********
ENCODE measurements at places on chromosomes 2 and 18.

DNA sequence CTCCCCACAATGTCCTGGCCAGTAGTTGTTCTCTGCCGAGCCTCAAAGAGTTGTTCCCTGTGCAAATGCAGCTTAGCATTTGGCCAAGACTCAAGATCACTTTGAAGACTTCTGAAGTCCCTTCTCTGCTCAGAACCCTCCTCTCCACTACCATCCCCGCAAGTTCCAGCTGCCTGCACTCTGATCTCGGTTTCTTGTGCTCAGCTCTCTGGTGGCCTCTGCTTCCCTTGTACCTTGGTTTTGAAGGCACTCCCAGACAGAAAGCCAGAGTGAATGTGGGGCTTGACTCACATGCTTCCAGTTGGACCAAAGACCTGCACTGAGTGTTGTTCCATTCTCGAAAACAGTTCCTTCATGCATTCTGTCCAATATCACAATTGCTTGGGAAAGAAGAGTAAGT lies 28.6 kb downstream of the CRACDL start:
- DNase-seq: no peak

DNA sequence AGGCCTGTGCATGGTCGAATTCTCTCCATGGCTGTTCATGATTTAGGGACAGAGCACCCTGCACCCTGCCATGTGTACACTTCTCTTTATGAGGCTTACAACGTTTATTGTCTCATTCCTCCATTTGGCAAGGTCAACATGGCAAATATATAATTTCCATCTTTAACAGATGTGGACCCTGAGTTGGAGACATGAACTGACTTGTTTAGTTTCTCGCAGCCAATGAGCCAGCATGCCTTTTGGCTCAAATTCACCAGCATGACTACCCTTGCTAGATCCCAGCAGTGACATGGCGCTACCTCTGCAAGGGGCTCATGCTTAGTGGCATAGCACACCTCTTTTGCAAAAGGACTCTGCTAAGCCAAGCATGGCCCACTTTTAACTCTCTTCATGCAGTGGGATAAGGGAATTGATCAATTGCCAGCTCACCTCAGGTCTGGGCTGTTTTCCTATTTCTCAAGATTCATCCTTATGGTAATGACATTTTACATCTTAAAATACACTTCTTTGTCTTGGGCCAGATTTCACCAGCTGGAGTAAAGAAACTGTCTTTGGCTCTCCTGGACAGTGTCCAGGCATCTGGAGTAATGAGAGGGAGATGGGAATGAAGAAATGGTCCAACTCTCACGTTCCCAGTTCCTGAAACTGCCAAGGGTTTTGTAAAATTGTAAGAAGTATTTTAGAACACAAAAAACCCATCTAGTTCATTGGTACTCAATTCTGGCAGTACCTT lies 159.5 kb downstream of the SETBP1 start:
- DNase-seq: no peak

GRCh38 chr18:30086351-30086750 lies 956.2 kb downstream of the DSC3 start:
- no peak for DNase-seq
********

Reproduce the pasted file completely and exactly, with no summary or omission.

ENCODE measurements at places on chromosomes 2 and 18.

DNA sequence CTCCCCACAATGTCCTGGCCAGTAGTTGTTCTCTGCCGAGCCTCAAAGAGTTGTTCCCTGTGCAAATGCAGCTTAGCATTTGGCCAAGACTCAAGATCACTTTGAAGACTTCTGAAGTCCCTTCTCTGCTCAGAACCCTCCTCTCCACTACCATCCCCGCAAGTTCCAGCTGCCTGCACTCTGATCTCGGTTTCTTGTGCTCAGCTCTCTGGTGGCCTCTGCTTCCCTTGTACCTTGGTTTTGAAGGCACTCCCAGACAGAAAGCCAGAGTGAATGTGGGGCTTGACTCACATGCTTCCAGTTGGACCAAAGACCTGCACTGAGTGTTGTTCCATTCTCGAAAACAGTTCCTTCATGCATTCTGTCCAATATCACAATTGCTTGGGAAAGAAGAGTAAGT lies 28.6 kb downstream of the CRACDL start:
- DNase-seq: no peak

DNA sequence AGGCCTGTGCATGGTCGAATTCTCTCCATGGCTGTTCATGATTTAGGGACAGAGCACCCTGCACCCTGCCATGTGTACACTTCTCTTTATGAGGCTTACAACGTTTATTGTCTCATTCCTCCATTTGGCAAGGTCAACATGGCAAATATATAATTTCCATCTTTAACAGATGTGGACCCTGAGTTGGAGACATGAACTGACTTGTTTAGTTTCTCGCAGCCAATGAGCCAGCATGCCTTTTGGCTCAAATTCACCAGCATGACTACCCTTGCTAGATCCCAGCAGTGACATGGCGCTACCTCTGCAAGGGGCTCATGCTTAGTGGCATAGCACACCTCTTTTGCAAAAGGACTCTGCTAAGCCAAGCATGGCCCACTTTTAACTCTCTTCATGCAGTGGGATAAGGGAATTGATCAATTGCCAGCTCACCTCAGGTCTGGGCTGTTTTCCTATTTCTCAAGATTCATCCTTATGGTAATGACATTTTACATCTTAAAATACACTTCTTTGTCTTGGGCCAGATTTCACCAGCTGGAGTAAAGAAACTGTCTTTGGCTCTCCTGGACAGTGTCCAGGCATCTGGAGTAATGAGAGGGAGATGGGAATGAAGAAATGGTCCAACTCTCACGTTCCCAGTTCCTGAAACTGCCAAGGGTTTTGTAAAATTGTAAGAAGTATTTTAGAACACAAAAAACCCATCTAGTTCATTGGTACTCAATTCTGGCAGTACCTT lies 159.5 kb downstream of the SETBP1 start:
- DNase-seq: no peak

GRCh38 chr18:30086351-30086750 lies 956.2 kb downstream of the DSC3 start:
- no peak for DNase-seq